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Portuguese Vice-Consul Márcia Sousa (left) discusses records and data with RIC student Sabrina Brum, an intern in the vice- consul’s office in Providence. 


The summer has been enlightening for RIC junior Sabrina Brum, as an eight-week internship in Portuguese Vice-Consul Márcia Sousa’s office is shaping her perspective on how the Providence-based governmental agency operates.

“I get to see the diplomatic role of the office, which I knew I would see, but I didn’t have any idea I’d get to see it as firsthand as I have,’’ Brum said. “I didn’t know it would have so much to do with being involved in the community. The office really represents Portugal in Rhode Island well.’’

Brum is a Modern Languages major with a concentration in Spanish and minor in Portuguese. The Institute for Portuguese and Lusophone World Studies (IPLWS) at RIC made the connection between the portuguese studies program at RIC and the Portuguese-American Leadership Council of the United States (PALCUS) to make Brum's vice-consulate internship possible. Founded in 1991, PALCUS is a nonprofit organization that has advocated for the interests of Portuguese-Americans in the United States. Since 1994 PALCUS has provided Portuguese-American students with valuable work experience across the country in embassies, the U.S. Senate, state offices, congressional offices, large private firms and governmental offices, such as the vice-consul.

A typical day for Brum at the vice-consul’s office begins at 9 a.m., digitizing archived paper records and data.
Brum also responds to 20 to 25 visitors daily who inquire about issues such as passports, citizenship, marriage, and birth and death certificates.

“We’re the only vice-consul office in the Northeast that doesn’t require appointments; you can walk in at any time,’’ Brum said. “You never know what kind of issue people are going to walk in with. But I’ve learned how to talk to them in an easy manner and assure them that we can handle their concerns.’’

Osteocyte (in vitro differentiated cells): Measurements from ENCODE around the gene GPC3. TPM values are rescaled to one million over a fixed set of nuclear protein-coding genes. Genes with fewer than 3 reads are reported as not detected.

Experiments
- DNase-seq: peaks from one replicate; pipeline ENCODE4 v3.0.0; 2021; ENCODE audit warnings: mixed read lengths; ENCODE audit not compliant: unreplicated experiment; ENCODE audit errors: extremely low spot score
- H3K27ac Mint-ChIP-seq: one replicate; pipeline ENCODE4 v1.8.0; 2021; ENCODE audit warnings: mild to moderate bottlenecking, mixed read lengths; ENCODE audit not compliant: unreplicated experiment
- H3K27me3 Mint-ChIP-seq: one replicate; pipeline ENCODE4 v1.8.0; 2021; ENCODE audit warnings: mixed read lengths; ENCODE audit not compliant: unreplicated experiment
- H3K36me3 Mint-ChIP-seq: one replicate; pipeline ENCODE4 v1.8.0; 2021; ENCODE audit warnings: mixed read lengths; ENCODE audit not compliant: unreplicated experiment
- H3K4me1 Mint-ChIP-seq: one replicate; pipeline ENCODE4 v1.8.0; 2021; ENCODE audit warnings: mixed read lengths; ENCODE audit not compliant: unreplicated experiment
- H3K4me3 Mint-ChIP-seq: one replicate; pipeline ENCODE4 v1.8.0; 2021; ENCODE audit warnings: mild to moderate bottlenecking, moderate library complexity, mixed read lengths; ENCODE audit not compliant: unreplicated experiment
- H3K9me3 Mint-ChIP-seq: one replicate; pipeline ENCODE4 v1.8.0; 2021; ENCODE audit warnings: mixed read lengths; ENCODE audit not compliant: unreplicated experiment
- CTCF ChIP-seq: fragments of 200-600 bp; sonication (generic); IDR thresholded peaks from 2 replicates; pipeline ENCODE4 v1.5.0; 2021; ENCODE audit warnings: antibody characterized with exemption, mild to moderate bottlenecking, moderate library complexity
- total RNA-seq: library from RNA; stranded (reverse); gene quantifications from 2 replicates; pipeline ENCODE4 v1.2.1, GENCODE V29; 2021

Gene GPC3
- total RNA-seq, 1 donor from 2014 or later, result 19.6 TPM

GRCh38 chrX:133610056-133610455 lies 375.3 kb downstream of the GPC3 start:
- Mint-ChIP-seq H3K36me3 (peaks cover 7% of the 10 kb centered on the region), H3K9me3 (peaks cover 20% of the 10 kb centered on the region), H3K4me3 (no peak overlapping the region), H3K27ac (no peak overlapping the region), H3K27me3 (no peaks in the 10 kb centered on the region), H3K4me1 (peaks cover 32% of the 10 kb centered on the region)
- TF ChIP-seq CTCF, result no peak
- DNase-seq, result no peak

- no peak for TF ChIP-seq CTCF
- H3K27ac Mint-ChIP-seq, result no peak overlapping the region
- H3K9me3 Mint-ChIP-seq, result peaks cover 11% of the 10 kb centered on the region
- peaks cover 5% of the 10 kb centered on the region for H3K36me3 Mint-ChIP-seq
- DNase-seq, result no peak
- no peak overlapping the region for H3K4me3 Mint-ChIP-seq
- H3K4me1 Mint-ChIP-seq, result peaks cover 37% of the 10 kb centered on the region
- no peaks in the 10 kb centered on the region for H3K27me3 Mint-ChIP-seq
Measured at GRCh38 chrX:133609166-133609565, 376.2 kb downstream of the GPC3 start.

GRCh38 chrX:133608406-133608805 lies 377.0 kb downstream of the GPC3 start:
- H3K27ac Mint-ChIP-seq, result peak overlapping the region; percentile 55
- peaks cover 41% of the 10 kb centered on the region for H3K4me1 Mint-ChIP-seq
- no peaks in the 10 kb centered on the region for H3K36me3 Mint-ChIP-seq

Sousa said Brum has been a key asset in her office. “She learned very quickly about everything we do here.’’
Event planning is what Brum loves most about her role. She was instrumental in planning annual Day of Portugal events in June, including one that involved gathering the event’s past and present grand marshals. This July, in her hometown of Bristol, Brum planned a “Toast to America’’ to acknowledge Portugal as the first neutral country to recognize the United States’ independence following the Revolutionary War.

Brum's internship -- a RIC course called MLAN320, supervised by Associate Professor of Modern Languages Sílvia Oliveira​ -- fits in with the college's mission of experiential learning, as it was designed and supervised by RIC's modern languages department. 

“My research project (in the course) will focus on immigration after the Portuguese Revolution of 1974,’’ Brum said. “I’ve always wondered why so many immigrants came to America from Portugal during that time.’’

Brum, whose parents were born in the Azores, a chain of islands connected to Portugal, said it’s inspiring to see young Portuguese-Americans increasingly interested in the country’s history.

“At first I didn’t think younger people were gravitating toward Portugal, but working here I’m seeing that’s not true,’’ she said. “I’m noticing more Portuguese-Americans asking about how they can get dual citizenship and not forgetting about the proud heritage our families come from.’’​